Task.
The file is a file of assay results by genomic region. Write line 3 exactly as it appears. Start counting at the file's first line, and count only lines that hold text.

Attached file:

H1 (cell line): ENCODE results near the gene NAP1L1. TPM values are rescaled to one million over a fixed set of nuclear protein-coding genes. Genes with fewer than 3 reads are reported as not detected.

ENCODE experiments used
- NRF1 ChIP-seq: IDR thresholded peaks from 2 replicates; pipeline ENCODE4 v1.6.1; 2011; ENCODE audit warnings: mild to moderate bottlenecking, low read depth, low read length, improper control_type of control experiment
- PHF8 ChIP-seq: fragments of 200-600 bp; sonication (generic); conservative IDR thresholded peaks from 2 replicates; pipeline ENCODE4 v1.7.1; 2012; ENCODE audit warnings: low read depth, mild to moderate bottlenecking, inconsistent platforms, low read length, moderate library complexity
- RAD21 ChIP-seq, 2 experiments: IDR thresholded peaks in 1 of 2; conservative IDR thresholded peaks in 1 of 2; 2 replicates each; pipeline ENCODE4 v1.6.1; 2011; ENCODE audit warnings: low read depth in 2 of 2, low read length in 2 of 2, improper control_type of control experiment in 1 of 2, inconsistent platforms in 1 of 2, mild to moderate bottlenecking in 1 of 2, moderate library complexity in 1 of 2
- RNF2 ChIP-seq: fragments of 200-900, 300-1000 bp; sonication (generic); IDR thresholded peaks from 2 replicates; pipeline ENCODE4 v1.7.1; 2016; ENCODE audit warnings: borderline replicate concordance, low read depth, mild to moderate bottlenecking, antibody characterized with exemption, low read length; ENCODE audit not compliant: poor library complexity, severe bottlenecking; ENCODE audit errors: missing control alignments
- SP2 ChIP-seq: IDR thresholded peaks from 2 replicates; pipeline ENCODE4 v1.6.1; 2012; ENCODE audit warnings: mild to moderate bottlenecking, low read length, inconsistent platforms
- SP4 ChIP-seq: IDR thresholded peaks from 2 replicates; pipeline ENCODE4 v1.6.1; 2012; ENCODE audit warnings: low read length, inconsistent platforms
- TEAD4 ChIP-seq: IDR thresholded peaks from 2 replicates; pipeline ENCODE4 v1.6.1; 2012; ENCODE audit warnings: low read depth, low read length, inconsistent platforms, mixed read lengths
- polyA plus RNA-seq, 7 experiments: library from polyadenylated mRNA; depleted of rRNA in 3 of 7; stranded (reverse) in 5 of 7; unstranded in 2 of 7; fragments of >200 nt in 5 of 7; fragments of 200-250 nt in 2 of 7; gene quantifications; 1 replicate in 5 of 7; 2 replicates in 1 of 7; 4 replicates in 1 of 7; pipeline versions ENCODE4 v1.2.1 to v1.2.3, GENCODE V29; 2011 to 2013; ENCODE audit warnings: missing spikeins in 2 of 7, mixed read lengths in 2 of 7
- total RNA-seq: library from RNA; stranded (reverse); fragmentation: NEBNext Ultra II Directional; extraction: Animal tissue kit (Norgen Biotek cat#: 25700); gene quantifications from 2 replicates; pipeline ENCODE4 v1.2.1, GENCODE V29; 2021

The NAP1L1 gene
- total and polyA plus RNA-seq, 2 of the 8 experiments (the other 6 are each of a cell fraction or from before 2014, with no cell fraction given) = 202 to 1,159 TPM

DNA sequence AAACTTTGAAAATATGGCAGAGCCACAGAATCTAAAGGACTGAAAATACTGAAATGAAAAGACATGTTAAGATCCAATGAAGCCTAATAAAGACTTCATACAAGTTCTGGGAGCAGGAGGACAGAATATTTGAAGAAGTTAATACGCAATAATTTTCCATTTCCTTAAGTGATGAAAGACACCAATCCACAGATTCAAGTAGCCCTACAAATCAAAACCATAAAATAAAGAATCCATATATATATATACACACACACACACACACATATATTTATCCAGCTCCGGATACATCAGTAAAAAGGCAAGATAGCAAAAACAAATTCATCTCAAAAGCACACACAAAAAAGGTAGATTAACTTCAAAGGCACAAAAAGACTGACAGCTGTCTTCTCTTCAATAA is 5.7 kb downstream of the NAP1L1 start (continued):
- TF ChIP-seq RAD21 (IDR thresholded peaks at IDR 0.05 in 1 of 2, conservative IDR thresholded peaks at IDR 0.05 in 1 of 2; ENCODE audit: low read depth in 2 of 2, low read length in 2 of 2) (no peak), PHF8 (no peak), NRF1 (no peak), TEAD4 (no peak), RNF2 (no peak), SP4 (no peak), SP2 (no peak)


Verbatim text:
- NRF1 ChIP-seq: IDR thresholded peaks from 2 replicates; pipeline ENCODE4 v1.6.1; 2011; ENCODE audit warnings: mild to moderate bottlenecking, low read depth, low read length, improper control_type of control experiment